It should be noted that this is not a game-killing flaw – you won’t lose any battles because of it – but, added with your characters’ inability to get close to one another, it makes unit placement a moot point in the Blue Dragon Plus universe. Which is a shame, because with the introduction of each new character, the game actually offers hints on how best to physically utilize them in conjunction with the other units on the playing field. It’s suggested, for example, that Jibral’s high defense makes him well-suited as a “human shield” between other attackers… Helpful advice, perhaps, but good luck actually aligning your units in such a way. Likewise, Jiro’s healing spells have a very limited radius, and he often has to be standing directly next to his intended targets for the spell to hit. Again, good luck actually rearranging your units in such a way that makes this possible.
Micromanagement in this sense is a frustratingly executed element of Blue Dragon Plus, made all the more maddening by the number of genuinely smart choices the game design takes. I was consistently surprised by the varied level design, which usually offers the simple "defeat all enemies" objective but frequently raises the stakes, as well. (The defense missions are particularly intense, as they demonstrate a level of aggression from the opposition that is otherwise rarely seen.) Playing fields are always fairly small but make the most of their space, sometimes even offering puzzles that are incorporated into the battles themselves. Unlike its predecessor, Blue Dragon Plus doesn’t overstay its welcome, but even a 20-hour game can get old very fast if repetition sets in. I give the game credit for keeping my interest despite its flaws.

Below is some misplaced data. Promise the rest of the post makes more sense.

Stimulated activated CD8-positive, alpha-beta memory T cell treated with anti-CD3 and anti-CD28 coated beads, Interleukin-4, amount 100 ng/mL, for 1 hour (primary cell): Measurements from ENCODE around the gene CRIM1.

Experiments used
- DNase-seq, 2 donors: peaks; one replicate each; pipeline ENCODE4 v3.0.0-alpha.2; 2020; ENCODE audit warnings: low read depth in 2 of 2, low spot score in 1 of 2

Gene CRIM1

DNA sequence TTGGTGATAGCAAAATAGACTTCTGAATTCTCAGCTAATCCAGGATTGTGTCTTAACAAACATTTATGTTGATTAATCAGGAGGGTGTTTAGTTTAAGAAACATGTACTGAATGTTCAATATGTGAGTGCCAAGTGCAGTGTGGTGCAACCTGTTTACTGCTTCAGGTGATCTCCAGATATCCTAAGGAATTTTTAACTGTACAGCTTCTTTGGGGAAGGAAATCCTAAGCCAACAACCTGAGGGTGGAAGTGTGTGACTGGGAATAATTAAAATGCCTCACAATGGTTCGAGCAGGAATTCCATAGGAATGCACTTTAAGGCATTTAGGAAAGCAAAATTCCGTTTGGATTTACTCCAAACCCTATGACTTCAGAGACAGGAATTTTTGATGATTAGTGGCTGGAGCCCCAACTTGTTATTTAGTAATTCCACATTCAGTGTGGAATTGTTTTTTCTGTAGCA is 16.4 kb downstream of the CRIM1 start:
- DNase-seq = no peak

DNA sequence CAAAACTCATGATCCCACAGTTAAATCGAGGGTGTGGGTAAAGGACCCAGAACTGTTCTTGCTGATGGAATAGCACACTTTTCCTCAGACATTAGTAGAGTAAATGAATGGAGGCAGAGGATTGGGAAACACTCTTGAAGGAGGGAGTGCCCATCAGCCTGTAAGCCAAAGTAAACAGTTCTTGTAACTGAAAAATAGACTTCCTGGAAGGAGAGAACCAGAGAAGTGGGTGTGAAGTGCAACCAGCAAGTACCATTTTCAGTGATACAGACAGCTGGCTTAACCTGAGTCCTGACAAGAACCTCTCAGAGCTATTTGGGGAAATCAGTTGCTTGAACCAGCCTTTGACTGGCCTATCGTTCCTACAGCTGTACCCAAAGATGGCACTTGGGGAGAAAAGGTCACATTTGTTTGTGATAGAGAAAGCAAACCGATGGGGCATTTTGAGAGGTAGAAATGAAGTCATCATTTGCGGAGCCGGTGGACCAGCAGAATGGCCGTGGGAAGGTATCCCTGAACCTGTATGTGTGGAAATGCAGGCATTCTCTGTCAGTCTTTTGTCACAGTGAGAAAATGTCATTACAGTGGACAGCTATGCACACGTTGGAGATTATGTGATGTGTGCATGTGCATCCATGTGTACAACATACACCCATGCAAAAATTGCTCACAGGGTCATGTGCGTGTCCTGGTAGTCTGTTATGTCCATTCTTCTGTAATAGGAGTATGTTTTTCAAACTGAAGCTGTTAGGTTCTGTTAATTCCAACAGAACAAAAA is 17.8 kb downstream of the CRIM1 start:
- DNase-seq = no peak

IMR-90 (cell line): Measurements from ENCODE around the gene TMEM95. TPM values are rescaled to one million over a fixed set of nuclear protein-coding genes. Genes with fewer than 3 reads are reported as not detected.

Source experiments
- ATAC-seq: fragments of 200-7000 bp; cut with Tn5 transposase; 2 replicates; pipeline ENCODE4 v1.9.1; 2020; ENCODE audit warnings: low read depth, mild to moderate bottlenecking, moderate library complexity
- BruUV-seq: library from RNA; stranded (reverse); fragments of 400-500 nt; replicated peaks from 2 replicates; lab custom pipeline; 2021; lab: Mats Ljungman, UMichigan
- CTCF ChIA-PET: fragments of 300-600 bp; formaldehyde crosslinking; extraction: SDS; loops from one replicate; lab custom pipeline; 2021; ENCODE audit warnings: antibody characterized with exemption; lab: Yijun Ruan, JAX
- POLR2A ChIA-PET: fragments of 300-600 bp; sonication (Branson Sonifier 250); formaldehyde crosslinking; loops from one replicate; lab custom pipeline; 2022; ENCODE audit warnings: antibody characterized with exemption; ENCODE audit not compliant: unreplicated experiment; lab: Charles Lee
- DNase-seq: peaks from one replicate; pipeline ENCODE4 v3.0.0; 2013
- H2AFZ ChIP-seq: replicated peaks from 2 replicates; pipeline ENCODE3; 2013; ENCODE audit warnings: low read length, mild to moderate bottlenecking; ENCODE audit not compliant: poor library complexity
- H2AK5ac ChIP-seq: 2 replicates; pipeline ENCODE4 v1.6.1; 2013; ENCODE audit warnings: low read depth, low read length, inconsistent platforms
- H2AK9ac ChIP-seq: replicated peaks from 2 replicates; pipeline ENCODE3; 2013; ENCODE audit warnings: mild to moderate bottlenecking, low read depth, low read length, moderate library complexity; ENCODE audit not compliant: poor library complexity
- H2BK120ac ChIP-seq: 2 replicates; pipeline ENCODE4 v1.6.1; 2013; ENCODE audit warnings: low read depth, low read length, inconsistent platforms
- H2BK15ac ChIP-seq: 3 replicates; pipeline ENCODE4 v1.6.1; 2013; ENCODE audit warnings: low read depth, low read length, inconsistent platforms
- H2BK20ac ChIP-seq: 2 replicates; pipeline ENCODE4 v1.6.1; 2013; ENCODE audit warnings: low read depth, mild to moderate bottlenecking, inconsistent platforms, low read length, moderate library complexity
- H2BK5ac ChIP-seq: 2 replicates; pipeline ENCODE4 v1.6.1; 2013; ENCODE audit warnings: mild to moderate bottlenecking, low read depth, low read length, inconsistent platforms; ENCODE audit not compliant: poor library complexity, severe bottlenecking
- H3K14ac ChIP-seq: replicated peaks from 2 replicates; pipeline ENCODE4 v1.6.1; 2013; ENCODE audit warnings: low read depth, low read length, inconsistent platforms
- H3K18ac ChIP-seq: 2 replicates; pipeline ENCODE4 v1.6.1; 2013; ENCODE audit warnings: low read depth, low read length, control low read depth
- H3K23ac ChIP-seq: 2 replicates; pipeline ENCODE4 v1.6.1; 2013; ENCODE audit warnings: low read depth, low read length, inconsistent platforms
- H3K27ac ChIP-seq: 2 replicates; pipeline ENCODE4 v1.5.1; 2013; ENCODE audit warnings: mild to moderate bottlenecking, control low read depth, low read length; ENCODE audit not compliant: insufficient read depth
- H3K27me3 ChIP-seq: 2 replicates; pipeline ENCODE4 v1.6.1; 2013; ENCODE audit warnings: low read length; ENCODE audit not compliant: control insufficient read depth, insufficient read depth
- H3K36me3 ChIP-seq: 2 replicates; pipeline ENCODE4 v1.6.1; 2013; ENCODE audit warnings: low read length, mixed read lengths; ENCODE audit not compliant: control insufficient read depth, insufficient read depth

Blue Dragon Plus is ultimately too well-designed an RTS to allow for the most basic strategies, but at the same time, it doesn’t offer the most complex, either. Simply grouping all of your units together and rushing mindlessly from one encounter to the next often won’t cut it, especially when the difficulty escalates in the latter half of the adventure. At the same time, attempting to formulate any advanced strategies, trying to really make the most of your available unis, will result in aggravation. Blue Dragon Plus is a frustrating experience not because it’s a bad game, but because it’s a good game doing bad things.